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Anti-Competitive Agreements | Overview
- Competition Laws in the US
- Competition Law in the United Kingdom
- Competition Law in the European Union
This article provides an insight into the anti-competitive agreements and how they are being regulated across the world by having a close look at three jurisdictions namely, US, UK and EU.
People have resorted to the law for any sort of problem pursuant to which the legislatures, all over the world, have framed various laws for the well- being of their citizens irrespective of them being a natural citizen or juristic citizen. All the citizens are free to earn their livelihood with the help of any lawful means.
Everyone has to face competition in the market to emerge as successful and efficient. But such a competition should be non- arbitrary, reasonable and fair in nature leading to which a tremendous growth has been seen in the adoption of Competition Law during the past few years.
Various geographical regions all over the globe are seen to adopt the competition law and they brought their economies under the provisions of the competition law. Gradually, the market failures, abuse of dominance and other ill- practices in the form of any anti-competitive policy and so on were made subject to the competition laws and policies. It is realized that the implementation of the competition law is a need of the hour and not a privilege.
The necessity was to regulate the competition in the market so that any company or any enterprise is not able to destruct any other person in the market for satisfying its own demands or reach the zenith of success. And eventually to conduct and regulate competition in the market and to put a sword on all the anti-competitive practices in the market, a separate and new branch of law has come upfront, namely Competition Laws.
A separate branch of law which has been drafted to put a halt to all the activities focusing on the distortion of the market with the help of any anti-competitive practice. This law is also known as Antitrust legislation in the North American part of the world.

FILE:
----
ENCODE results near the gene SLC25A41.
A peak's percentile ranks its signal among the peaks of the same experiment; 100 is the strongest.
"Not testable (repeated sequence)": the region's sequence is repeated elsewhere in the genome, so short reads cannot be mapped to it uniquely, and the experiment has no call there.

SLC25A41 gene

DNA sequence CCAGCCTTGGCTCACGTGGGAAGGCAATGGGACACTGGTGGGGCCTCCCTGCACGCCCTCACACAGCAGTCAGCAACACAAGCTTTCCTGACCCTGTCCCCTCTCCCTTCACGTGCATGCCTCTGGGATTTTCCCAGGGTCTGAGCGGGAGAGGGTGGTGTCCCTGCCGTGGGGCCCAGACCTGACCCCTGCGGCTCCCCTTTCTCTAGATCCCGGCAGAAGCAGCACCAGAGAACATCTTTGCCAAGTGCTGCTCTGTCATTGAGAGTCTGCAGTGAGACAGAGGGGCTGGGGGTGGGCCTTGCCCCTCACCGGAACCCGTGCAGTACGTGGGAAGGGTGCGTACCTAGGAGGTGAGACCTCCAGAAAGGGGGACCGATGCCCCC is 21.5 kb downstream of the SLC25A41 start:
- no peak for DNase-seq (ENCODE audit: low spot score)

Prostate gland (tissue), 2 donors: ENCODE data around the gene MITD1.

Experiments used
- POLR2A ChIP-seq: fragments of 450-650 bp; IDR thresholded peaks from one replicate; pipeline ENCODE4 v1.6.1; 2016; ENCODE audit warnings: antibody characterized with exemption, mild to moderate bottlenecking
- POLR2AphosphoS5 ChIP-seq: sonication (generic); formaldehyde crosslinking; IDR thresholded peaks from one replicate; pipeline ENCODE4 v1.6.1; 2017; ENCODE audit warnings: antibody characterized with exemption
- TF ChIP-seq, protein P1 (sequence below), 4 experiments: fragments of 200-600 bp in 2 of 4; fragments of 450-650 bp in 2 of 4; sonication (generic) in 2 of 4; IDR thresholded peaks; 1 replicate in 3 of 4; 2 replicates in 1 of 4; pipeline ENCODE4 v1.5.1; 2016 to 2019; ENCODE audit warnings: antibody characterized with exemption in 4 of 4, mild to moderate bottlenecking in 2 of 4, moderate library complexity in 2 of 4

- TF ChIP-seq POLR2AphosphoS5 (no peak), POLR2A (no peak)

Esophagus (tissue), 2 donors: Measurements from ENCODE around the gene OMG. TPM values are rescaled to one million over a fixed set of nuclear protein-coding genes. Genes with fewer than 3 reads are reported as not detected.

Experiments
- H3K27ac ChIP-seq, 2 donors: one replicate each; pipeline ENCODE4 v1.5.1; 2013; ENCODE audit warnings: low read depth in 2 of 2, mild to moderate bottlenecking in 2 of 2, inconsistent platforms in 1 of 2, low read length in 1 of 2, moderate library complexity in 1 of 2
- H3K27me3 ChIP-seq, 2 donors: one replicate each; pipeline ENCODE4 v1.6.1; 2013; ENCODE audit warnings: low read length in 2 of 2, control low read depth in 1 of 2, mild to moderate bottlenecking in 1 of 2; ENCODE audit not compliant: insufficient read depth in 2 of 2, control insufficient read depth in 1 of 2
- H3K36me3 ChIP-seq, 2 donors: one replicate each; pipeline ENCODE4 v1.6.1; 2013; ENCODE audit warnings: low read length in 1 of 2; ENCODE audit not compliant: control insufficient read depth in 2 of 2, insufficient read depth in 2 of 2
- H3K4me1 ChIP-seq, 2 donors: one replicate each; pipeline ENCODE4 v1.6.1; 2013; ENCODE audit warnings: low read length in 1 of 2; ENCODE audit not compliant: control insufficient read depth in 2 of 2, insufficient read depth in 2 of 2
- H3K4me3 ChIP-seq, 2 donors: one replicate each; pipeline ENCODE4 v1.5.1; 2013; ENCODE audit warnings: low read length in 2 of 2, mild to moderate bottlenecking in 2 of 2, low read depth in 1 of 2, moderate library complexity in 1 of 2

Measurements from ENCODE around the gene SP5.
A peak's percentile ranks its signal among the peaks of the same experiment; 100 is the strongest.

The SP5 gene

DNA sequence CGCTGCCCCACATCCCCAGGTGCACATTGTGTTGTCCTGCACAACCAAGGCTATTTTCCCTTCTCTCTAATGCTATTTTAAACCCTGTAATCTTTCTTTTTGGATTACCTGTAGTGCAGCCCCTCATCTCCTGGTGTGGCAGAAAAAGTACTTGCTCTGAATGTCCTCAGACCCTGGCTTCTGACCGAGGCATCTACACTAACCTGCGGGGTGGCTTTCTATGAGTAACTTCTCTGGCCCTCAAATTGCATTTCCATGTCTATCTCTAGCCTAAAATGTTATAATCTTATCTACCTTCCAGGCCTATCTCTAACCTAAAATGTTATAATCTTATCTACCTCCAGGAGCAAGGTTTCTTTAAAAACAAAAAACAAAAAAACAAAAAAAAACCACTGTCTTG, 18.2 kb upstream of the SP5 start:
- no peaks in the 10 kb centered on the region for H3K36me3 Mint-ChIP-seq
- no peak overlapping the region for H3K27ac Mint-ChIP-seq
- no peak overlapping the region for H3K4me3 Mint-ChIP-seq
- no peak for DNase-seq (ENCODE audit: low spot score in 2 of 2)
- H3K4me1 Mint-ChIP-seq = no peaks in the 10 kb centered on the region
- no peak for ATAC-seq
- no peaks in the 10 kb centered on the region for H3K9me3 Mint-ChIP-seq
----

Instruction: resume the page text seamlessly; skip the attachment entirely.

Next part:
I. Competition Laws in the US
The modern competition law finds its roots from the legislations of the United States, where Sherman Act was brought in 1890 itself due to the raising concerns regarding the formation of trusts by the companies regulating in the American market. The US Congress had drafted three different legislatures namely, Sherman Act in 1890, the Clayton Act in 1914 and the Federal Trade Commission Act in 1914.
Though short and simple in nature, the very first legislation i.e, the Sherman Act of 1890 has emerged as the most important one. The Antitrust law of America had emerged not only as a law but also gave a socio-political picture to our society.
The high concentration of competition amongst the American industries was diluted for a considerable period with the help of the political consensus which got reflected in the law. The Antitrust law found its application for the protection of the core republican values with respect to the free enterprise in America and was designated as a “Charter of freedom” by its Supreme Court.
The fundamental principle that Sherman Act had thrown in the market was that it had put a bar on the formation of the agreements by one or more competitors that restricts competition in the market. The Act had also rejected the idea of monopolies in the market if such a company is not competing fairly in the market or had resorted to cheating. The Act had also provided heavy monetary fines or even jail for anyone who had violated its provisions.